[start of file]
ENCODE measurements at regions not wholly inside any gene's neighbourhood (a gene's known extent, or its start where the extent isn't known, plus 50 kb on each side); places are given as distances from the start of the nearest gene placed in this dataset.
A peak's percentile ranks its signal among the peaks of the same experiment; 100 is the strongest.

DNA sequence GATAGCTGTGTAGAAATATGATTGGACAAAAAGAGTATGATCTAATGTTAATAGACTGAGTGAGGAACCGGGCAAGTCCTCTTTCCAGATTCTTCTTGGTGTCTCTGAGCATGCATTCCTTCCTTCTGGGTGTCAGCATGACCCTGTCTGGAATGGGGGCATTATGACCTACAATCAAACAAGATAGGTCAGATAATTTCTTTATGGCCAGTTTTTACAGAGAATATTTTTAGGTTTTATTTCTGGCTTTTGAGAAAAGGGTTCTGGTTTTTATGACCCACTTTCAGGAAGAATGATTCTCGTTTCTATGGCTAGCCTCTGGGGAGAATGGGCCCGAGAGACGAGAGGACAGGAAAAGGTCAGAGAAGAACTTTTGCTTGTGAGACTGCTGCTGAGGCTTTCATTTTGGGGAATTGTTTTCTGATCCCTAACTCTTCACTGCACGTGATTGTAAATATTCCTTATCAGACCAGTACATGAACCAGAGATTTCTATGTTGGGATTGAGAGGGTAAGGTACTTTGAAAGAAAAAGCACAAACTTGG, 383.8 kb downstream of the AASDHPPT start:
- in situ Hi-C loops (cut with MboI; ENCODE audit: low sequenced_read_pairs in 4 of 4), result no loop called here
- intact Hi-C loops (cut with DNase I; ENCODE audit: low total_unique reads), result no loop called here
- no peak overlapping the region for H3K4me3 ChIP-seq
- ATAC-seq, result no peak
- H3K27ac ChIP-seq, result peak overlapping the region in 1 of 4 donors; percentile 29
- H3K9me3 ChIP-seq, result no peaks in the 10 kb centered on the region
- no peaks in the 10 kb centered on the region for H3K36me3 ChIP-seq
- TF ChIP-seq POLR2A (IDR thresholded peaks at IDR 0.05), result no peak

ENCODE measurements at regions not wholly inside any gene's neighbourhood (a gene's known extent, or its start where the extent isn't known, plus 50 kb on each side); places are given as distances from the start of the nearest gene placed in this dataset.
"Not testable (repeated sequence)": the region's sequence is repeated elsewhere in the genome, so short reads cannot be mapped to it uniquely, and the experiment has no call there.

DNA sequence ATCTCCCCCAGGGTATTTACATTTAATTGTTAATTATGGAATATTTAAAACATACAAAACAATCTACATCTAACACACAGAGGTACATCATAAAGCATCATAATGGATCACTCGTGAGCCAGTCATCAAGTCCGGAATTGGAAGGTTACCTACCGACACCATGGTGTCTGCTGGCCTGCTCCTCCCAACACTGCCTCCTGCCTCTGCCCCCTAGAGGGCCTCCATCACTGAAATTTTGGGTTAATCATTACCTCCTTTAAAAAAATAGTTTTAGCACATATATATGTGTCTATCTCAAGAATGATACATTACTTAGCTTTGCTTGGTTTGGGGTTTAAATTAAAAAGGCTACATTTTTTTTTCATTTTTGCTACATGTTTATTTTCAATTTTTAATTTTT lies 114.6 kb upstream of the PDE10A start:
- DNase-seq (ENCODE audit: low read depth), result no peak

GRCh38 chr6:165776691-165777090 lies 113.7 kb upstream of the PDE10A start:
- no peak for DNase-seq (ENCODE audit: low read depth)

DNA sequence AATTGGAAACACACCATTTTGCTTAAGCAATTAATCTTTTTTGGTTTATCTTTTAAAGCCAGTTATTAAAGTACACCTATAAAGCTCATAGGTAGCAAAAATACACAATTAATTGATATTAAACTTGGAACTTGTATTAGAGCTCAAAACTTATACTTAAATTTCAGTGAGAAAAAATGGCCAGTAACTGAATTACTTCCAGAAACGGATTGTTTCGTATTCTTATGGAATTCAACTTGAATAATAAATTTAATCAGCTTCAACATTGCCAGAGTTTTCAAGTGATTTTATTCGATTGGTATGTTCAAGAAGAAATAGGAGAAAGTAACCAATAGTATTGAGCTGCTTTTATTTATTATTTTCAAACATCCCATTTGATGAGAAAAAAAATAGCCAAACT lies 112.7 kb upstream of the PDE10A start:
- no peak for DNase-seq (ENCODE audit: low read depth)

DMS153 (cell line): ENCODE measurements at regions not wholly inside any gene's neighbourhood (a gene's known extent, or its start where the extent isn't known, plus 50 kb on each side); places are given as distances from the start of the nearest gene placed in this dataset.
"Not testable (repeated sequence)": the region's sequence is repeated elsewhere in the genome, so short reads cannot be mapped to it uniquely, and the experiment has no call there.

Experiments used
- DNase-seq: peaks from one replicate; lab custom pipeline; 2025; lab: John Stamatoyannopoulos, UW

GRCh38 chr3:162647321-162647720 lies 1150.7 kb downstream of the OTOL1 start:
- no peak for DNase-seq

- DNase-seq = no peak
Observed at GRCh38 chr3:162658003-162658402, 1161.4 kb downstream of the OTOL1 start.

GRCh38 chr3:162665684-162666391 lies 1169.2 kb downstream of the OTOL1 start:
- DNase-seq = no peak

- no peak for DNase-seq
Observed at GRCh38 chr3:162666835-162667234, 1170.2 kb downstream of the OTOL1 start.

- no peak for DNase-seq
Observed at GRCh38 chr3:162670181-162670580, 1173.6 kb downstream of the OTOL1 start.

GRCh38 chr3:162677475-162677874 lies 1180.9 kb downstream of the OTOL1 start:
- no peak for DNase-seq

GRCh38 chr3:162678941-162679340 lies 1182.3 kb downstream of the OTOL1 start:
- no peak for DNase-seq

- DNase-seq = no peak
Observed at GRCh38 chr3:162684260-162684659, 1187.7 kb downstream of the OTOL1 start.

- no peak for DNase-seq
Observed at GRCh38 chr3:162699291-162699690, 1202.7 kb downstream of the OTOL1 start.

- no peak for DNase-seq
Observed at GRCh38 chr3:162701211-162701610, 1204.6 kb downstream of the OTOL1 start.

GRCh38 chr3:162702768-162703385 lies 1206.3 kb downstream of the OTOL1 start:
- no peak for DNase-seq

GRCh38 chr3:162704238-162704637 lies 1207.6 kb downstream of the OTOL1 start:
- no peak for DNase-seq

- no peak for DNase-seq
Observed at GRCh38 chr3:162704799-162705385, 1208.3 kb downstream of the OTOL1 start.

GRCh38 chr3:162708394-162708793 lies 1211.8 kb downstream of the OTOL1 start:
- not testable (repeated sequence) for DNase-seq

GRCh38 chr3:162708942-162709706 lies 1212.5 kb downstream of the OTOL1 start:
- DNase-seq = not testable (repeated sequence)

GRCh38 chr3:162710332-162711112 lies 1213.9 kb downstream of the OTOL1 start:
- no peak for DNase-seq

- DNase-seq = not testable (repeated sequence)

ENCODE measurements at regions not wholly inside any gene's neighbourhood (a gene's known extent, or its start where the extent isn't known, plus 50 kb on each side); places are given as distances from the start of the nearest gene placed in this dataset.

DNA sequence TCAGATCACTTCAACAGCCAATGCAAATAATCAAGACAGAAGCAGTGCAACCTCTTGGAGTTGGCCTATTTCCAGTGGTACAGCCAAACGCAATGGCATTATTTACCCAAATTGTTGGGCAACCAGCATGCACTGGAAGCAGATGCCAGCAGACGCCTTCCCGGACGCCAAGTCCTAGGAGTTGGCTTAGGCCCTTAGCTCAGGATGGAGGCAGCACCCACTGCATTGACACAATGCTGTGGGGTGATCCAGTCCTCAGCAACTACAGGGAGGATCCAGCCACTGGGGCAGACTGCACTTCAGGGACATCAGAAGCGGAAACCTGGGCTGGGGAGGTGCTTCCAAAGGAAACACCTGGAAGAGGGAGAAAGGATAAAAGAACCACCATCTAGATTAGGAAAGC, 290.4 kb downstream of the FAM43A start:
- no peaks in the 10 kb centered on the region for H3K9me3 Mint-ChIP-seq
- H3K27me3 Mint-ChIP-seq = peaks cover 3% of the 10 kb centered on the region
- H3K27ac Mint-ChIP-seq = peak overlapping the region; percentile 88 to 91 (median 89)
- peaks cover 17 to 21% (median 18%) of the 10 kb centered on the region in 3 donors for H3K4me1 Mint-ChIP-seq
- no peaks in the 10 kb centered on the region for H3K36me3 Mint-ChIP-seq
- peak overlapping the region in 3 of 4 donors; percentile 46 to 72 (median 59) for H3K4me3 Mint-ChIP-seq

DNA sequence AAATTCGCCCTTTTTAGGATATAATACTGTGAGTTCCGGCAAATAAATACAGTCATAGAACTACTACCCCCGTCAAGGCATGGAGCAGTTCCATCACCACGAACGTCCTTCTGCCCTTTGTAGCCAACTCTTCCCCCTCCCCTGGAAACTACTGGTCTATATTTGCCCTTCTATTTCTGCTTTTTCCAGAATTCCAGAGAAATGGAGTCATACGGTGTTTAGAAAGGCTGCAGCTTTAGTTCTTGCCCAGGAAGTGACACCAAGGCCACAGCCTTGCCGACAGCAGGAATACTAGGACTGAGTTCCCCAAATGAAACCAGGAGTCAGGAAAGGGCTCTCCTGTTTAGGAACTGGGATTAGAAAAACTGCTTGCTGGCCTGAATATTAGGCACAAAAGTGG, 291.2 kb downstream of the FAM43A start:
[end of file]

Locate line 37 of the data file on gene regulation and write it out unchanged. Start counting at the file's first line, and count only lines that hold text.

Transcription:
- no peak for DNase-seq